With the improvement of people's living standards, tourism has become more and more popular, and modern airports handle a huge amount of air traffic. When dealing with hundreds of takeoffs and landings, topological hazards, weather changes, mechanical failures and security threats every day, the most important thing for air traffic control is communication. This is why in a busy airport, when communications (especially RF communications) are compromised, there is no choice but to completely downsize until the problem is resolved, which can cost millions of dollars.
RF has many civilian and military uses, which means that there are many potential sources of interruption (accidental or premeditated) and can cause confusion when an interruption occurs. Since in most cases the reported problems are not measurable, there is a lack of data to classify the interference (signal strength, duration, affected frequency, etc.). The process of identifying and isolating the source can be difficult; not all interference is permanent, so when the surveillance equipment arrives on site, the signal source may have stopped working or switched location or frequency. Various activities may cause RF interference; some may be harmful, some are caused by the legal operation of frequency conflicting electronic products, and some are caused by malfunctions. In order to find and solve problems, RF monitoring equipment operated by qualified engineers must be deployed to determine the exact frequency and direction of interruption. A malfunctioning transceiver on the plane will cause interference and interrupt the normal operation of the control tower for months, but it remains undetected.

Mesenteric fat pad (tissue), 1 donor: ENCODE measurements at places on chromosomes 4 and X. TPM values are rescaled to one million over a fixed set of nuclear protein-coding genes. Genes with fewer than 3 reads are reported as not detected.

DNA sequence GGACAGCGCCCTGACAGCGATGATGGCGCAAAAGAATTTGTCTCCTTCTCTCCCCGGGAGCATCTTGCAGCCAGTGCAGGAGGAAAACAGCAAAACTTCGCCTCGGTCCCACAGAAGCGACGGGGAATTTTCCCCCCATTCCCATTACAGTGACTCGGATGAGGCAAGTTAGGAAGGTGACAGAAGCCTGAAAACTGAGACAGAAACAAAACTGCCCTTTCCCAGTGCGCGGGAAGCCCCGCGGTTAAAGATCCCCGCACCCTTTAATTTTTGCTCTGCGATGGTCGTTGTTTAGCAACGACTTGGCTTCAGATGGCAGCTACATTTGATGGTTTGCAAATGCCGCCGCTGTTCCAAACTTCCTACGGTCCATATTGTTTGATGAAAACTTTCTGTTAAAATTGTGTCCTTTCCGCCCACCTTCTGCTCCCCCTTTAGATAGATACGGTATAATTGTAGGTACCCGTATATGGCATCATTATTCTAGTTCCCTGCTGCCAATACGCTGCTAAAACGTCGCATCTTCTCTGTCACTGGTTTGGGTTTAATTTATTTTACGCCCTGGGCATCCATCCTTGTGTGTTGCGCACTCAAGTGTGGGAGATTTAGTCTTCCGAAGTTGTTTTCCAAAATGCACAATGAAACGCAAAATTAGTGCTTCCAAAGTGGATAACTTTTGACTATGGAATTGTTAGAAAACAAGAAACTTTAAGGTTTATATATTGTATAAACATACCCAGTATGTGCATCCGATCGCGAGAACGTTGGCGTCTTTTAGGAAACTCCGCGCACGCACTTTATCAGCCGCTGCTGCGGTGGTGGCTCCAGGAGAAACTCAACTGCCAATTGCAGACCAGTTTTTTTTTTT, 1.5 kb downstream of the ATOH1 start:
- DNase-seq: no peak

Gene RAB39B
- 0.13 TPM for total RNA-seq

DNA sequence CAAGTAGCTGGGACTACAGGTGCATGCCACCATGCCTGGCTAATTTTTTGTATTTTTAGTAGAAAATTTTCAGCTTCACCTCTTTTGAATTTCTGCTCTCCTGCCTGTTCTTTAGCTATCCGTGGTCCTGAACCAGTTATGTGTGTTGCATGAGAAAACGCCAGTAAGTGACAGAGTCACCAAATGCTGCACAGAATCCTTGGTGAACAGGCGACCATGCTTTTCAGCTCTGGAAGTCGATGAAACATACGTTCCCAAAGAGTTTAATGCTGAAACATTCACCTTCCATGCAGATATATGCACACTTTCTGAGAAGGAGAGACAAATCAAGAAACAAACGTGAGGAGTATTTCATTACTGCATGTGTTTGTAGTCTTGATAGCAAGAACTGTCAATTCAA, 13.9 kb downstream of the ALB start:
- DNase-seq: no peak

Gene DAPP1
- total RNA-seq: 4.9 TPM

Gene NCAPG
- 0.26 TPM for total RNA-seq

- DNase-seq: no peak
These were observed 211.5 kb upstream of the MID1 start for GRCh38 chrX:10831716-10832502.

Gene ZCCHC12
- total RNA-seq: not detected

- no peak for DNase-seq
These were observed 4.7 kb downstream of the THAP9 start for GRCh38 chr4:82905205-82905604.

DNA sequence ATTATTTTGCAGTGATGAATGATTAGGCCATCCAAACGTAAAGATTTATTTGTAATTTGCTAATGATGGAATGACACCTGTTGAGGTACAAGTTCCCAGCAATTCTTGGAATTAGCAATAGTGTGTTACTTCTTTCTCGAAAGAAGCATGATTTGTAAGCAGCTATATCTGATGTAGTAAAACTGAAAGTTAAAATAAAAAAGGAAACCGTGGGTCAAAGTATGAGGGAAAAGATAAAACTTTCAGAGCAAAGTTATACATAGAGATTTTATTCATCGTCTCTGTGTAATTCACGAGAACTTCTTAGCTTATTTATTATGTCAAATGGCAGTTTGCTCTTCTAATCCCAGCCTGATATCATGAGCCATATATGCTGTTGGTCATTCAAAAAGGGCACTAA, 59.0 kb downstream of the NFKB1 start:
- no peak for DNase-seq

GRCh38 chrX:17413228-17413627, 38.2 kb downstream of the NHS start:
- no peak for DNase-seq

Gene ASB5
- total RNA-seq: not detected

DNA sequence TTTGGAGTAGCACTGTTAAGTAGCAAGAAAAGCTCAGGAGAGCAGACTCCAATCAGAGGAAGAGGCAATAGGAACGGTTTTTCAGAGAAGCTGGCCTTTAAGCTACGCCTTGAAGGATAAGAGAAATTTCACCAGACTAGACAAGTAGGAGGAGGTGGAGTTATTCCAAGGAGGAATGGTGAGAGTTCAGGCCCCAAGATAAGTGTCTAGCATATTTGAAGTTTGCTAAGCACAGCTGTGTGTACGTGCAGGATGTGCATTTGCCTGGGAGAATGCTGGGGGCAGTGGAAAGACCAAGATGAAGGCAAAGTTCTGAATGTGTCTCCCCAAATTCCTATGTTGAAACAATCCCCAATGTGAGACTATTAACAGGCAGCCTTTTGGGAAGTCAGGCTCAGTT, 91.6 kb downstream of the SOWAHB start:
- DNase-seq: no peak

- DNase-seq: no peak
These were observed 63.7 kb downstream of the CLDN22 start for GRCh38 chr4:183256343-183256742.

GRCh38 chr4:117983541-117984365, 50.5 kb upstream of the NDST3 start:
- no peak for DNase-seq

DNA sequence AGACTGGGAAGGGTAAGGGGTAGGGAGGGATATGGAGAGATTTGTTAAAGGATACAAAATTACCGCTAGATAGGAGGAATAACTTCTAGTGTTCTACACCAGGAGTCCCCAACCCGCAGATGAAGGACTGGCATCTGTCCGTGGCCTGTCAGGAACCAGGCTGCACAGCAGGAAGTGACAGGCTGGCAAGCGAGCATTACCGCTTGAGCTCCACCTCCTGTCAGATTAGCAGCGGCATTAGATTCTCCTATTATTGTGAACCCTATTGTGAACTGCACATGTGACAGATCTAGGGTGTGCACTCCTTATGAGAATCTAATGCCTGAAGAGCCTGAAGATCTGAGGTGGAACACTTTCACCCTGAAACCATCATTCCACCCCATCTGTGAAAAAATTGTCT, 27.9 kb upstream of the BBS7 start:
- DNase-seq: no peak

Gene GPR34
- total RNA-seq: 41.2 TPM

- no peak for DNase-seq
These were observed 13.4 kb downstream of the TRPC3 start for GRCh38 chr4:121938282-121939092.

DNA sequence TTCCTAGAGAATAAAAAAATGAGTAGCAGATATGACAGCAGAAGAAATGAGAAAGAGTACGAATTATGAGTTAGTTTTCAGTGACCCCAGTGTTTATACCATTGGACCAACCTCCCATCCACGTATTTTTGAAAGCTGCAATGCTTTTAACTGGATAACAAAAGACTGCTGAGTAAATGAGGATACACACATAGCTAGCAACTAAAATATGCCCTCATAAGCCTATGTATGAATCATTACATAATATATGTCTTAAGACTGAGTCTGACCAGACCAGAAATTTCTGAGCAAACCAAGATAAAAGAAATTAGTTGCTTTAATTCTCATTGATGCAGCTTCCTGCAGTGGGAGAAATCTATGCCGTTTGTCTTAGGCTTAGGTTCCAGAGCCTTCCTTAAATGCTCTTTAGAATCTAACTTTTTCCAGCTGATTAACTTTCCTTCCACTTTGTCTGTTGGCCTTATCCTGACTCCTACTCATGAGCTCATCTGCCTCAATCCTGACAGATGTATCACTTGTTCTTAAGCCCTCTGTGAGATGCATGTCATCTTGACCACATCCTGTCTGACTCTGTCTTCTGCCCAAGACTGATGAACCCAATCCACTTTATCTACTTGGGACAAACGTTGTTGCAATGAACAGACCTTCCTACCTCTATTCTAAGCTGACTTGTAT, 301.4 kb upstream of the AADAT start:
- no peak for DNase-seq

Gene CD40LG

Potential solution: continuous monitoring
Some companies have developed equipment for continuous RF monitoring designed to provide wide area coverage and provide a constant flow of information about upcoming and ongoing interference. Although this requires the purchase of expensive equipment, the potential savings in reducing downtime can be substantial. By simply picking up civilian RF jammers, cellular jammers or GPS jammer, such a system can quickly guide operators to the root cause of the interference and save valuable time, thereby greatly limiting the financial impact of these interferences.
As radio waves and traffic lanes become more and more crowded, RF interference has gradually changed from a nasty threat to a terrible threat. The fragility of RF communications means that finding and eliminating any sources of interference is critical to the safe operation of airports. Whether by increasing the deployment speed of RF surveillance vehicles or investing in fixed RF surveillance solutions, airports must make investments to maintain the integrity of their communications.
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